Consumer Reports: SARS

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The SARS virus, which has already spread to more than two dozen countries, has doctors working to contain the disease and find a cure. So far there are (current figure) reported cases in the United States.
Some online companies are touting a dietary supplement to protect against SARS. But Consumer Reports says don't believe the hype.

More than eight thousand cases of the deadly SARS virus have been reported worldwide. The United States has managed to escape the full fury of the disease so far. But that doesn't mean that people aren't nervous.

"It's an illness they don't understand."

"You don't know who's carrying it, who's breathing on you."

"It's scary because they can't get a hold on it."

Colloidal silver — a liquid with tiny silver particles suspended in it — is sold in health food stores. Consumer Reports medical expert Dr. Marvin Lipman says internet sites are claiming colloidal silver can help prevent SARS.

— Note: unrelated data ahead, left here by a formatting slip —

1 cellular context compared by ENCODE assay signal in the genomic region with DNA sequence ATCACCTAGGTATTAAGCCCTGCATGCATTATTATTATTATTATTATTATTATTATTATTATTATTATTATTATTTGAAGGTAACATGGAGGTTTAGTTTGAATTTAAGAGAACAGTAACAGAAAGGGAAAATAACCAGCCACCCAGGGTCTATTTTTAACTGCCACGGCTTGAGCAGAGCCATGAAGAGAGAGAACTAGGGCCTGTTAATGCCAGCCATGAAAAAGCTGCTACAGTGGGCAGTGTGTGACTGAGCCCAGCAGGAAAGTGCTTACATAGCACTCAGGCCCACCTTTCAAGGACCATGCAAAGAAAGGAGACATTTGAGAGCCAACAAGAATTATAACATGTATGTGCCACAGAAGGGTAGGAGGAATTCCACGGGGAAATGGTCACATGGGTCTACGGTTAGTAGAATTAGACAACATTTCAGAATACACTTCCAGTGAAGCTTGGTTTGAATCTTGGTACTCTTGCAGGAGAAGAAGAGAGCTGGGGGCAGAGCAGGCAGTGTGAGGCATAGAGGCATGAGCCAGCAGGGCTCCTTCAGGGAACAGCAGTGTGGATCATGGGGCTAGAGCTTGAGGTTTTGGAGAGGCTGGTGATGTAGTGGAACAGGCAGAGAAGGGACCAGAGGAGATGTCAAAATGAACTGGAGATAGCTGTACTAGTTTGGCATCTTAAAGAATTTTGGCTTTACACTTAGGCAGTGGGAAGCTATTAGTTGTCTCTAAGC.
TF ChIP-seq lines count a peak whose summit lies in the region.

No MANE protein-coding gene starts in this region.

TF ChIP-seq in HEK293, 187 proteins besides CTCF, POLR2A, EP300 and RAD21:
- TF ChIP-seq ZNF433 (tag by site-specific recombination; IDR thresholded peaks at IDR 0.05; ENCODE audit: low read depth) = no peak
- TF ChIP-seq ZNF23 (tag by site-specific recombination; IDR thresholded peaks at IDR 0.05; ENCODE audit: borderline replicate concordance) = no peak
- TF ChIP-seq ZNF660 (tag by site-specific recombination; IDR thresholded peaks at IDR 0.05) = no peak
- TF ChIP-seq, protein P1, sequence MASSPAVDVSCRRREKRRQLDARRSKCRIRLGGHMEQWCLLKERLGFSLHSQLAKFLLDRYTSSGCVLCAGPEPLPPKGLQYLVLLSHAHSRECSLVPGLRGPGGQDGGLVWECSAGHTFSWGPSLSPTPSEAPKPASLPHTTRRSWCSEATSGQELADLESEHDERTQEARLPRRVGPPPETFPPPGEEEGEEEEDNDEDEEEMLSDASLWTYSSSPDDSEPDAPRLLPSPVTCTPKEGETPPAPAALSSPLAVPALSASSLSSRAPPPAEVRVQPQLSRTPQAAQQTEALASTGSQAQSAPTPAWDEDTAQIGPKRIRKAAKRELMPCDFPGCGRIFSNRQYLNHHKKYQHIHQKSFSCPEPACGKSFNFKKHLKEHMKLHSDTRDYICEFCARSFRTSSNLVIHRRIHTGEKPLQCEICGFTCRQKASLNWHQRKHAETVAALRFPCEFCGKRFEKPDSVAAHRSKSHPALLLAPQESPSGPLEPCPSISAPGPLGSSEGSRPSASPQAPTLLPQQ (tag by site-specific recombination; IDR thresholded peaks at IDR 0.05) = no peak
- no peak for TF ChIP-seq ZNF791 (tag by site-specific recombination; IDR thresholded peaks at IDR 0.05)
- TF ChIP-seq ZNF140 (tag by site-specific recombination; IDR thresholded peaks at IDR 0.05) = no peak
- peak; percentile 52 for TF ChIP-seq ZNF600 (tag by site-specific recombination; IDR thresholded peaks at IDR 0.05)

There's the official sounding SARS Research Labs. It sells a travel kit that includes four different colloidal silver products for $59.95.

The Dynamo Web site has a Severe Acute Respiratory Syndrome Alert. It says you can "Start protecting yourself today" with a colloidal silver generator that costs $89.95.

Elixa.com says, "With the spread of the SARS virus, it makes sense to use colloidal silver regularly as a preventative and an immune system booster."

But Consumer Reports says people are being lied to.

"Silver may have some mild antiseptic properties, but it's way too weak to be effective against any generalized bacterial or viral infection."

In fact, colloidal silver is potentially toxic.

"With repeated use it can build up in your system and eventually cause organ damage and neurological disorders and it can even turn your skin a slate blue."

So Consumer Reports says it's best to leave colloidal silver on the store shelf.

Consumer Reports says the Food and Drug Administration and the Federal Trade Commission have announced a joint crackdown on Internet marketers of "bogus SARS protection products" — including colloidal-silver supplements.


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